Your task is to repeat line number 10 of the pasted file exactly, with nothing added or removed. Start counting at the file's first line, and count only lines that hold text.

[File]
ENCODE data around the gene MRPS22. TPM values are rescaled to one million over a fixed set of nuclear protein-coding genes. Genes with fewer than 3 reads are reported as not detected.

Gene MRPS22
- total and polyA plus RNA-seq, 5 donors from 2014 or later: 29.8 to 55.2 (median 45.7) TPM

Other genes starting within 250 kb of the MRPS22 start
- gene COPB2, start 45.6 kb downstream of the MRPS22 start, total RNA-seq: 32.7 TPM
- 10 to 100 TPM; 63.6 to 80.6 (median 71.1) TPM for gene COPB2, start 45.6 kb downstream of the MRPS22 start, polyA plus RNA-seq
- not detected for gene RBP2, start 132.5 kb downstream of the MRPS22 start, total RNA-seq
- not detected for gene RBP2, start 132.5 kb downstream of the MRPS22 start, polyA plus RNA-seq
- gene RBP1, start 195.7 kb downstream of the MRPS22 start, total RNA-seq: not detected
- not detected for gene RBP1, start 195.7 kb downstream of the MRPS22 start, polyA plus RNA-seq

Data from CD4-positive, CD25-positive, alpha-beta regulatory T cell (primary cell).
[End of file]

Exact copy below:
- not detected for gene RBP1, start 195.7 kb downstream of the MRPS22 start, polyA plus RNA-seq